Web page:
Not to be mistaken for purely Chinese

Not to be mistaken for purely Chinese

Helping my grandmother prepare ingredients for dinner and listening to stories about her childhood makes me feel Peranakan,” says Sheena Tan, a Hokkien Peranakan. Her statement written below her smiling portrait connects a visitor to the lives of the people from Peranakan community.

The contemporary pictures at the exhibition ‘The Peranakan World’ are hung on the blue walls of the National Museum. These are the descendents of the southern Chinese traders who settled in Southeast Asia and married local women centuries ago.

The photographs of these people are a mirror of the diversity of Singapore and Southeast Asia. It is this cross-cultural influence prevalent on the maritime silk route which is being explored in this exhibition. Peranakan comes from the Malay word ‘anak’ which means ‘child’ and refers to a person born of mixed heritage.

Probably for the first time ever, the walls of the museum are done in pink and blue colours. “Peranakans love colours,” says Ruchira Verma, a young museum professional, while pointing at the façade of a Perankan home stationed at the end of the exhibition area. “While the blue area could be a living room, the pink can be a dining room,” she adds.

While the Peranakan Chinese played a prominent role in commerce, politics and social affairs in Southeast Asia, their leadership skills don’t come to the front in this display. The traditions and cultures of Paranakas, however, take centerstage.

A classic example of this is the ‘Wedding portrait of Mr and Mrs Yeo Hock Beng in their home on Chin Swee Road, Singapore’. Taken in 1930, the picture shows the couple dressed in traditional Peranakan attire along with a young boy and girl.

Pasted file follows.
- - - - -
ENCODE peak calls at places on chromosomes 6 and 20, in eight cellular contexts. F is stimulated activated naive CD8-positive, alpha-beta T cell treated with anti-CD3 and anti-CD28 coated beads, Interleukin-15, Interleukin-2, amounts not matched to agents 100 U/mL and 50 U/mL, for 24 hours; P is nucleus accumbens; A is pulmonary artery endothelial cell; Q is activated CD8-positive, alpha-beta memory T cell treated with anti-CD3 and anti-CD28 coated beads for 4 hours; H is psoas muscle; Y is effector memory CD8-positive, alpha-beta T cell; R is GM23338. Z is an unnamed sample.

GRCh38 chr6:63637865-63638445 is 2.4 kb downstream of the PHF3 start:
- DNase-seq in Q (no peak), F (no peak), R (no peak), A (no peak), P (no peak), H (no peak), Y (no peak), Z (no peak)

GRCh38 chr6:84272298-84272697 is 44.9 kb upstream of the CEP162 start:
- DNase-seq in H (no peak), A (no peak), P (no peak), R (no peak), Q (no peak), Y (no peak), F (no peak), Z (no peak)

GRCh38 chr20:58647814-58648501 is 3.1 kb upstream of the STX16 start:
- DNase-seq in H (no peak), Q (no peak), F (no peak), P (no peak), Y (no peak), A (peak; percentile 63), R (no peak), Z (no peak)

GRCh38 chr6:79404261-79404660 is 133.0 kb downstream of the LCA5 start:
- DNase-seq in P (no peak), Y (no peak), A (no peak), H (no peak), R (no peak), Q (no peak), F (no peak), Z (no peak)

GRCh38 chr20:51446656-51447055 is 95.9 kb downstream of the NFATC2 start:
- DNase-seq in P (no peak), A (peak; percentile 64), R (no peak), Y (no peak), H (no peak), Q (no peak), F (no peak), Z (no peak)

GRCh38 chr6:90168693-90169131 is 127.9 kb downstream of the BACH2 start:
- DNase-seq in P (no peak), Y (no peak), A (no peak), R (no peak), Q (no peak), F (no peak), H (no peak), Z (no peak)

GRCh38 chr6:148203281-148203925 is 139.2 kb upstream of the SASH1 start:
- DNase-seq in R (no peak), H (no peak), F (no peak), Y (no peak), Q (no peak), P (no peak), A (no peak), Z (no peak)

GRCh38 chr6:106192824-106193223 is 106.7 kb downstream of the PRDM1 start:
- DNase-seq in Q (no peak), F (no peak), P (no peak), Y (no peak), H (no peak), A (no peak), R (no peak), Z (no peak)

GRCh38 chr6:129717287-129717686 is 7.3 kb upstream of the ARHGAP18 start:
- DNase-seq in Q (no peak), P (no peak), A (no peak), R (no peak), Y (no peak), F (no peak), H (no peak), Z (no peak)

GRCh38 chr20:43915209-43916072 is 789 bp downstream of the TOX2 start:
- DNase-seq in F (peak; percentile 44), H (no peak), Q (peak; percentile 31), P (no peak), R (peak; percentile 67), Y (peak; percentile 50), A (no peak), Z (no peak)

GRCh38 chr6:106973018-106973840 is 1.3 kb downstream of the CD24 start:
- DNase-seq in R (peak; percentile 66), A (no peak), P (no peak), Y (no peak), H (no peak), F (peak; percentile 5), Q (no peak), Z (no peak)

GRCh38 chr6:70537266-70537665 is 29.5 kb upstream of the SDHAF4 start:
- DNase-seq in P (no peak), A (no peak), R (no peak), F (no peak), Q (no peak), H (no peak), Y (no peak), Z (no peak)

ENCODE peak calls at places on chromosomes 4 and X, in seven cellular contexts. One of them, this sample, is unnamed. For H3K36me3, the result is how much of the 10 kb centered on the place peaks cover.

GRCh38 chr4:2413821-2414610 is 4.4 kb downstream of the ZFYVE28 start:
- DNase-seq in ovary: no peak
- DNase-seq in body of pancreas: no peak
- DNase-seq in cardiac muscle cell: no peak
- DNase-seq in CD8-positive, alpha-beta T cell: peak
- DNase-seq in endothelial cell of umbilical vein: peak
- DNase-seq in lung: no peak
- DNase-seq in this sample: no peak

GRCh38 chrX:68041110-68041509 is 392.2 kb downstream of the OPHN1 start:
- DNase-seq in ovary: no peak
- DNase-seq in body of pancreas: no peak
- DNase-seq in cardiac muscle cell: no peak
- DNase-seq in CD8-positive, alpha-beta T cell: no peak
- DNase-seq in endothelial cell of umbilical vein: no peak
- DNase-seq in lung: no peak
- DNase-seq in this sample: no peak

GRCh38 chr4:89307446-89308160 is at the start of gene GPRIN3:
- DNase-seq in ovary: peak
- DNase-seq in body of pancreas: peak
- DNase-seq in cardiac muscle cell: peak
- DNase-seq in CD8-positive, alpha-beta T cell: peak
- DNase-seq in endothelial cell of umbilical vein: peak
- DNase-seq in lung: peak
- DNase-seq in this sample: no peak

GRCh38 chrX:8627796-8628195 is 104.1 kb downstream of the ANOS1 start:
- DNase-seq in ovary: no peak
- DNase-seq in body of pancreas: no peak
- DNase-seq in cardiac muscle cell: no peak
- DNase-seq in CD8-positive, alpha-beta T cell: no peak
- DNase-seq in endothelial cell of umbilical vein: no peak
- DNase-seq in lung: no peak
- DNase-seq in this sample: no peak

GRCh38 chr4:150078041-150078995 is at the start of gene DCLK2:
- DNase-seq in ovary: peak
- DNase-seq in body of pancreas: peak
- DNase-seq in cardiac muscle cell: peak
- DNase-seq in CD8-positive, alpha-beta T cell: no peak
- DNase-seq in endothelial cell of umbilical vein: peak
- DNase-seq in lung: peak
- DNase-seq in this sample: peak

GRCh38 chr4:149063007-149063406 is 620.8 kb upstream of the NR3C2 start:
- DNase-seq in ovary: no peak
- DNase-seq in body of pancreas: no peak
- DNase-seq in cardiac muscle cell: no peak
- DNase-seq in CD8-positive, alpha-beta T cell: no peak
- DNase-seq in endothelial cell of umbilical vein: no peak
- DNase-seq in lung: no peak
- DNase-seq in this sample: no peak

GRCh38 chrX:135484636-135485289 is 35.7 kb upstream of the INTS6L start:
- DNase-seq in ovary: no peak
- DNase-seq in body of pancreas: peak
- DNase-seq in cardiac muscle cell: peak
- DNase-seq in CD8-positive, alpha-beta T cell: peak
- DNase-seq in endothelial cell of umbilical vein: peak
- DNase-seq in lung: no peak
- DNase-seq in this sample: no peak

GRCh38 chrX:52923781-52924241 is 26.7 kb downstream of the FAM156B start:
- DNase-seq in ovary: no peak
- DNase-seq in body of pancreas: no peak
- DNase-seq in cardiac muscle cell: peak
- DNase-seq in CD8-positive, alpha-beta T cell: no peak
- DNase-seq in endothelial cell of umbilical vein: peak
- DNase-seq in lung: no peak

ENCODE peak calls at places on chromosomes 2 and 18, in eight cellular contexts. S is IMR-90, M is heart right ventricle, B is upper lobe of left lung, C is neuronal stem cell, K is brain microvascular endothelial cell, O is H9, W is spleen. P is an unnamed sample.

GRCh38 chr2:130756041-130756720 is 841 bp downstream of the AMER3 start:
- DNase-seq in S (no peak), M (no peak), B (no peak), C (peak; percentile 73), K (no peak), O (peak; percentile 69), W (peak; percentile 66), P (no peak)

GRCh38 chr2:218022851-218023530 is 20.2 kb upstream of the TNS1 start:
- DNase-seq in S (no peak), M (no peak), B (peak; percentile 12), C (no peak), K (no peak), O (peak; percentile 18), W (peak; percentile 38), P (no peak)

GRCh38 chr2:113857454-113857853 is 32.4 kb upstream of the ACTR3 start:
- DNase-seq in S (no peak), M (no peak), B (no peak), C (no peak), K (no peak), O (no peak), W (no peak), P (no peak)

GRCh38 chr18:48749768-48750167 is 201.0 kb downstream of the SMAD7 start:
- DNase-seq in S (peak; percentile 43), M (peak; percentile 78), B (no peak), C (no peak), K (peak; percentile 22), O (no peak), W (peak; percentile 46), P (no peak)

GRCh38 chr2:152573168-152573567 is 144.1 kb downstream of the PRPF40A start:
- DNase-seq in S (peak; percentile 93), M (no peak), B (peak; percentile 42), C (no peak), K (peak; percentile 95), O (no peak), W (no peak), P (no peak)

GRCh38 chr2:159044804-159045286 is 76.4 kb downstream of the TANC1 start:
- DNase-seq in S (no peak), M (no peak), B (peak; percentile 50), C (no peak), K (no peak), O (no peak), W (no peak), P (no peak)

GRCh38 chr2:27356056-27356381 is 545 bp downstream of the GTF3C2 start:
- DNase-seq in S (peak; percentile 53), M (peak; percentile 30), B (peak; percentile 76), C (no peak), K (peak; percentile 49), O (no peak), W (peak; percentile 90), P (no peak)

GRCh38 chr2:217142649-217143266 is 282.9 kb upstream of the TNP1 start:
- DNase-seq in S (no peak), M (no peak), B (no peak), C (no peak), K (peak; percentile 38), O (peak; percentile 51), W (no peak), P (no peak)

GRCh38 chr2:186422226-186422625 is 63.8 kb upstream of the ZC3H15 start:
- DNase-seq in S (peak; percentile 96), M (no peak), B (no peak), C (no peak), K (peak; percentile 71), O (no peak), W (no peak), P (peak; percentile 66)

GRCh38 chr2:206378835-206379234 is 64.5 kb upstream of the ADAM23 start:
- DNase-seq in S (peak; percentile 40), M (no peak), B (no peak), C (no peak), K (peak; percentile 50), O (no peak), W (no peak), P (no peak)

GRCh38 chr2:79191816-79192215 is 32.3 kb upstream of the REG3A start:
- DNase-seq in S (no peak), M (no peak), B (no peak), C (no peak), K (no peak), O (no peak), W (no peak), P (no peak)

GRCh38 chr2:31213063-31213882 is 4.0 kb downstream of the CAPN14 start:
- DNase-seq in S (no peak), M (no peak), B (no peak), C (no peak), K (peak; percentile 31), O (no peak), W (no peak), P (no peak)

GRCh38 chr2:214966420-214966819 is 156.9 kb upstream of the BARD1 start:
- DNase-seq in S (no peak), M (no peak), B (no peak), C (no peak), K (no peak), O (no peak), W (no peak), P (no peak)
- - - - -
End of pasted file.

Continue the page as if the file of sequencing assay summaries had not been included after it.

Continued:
Interestingly, the intricately embroidered handkerchief held by the young girl in this photograph has a lookalike on display at another show window in the exhibition. The huge set up of side tables, spittoon, betel set, etc is displayed along with the portraits of Mr and Mrs Tan Beng Wan.

Verma informs, “These portraits were taken soon after the marriage and kept aside. Only after the death of people where their framed pictures were pulled out, to be hung on the wall. In fa­ct, at a traditional Peranakan home, there used to be three altars – one each for the deity, ancestors and kitchen deity.”

The two other displays with altars (one of these has food too) in pink room shows what Verma tries to explain. In addition to this, the pink room has a display of garments, dishes, decorative articles and even jewellery.

A colourful display of embroidered hangings, bed covers and cushion covers represent how a wedding bed was decorated. Similarly, the utensils including Kamcheng (like an Indian handi) exhibit the craftsmanship of the Peran-­akans on porcelain. From Coral Red Spittoon to Salmon Pink Covered Bowl and the huge Wedding Basin, each has intricate motifs that make it difficult for one to imagine them as utensils!

The insect-shaped earrings and brooches capture attention of female visitors. A collection of mourning jewellery (comprising only silver and pearls – which represent tears) is an eye-opener to the culture that has been prevalent in a small yet significant way through ages.

Today the heavier Kero­sa­ngs (three-piece brooch set) have been replaced by diamo­nd-studded and lighter on­es. The Kebayas (inspired by Middle Eastern qaba) too ha­ve moved on from batik prints to fancy frilly ones. Yet, this display of rich heritage of the Peranakans, as presented by the Asian Civilisations Museum (Singapore) is worth appreciation.    

‘The Peranakan World’ is on display at the National Museum till March 25. 

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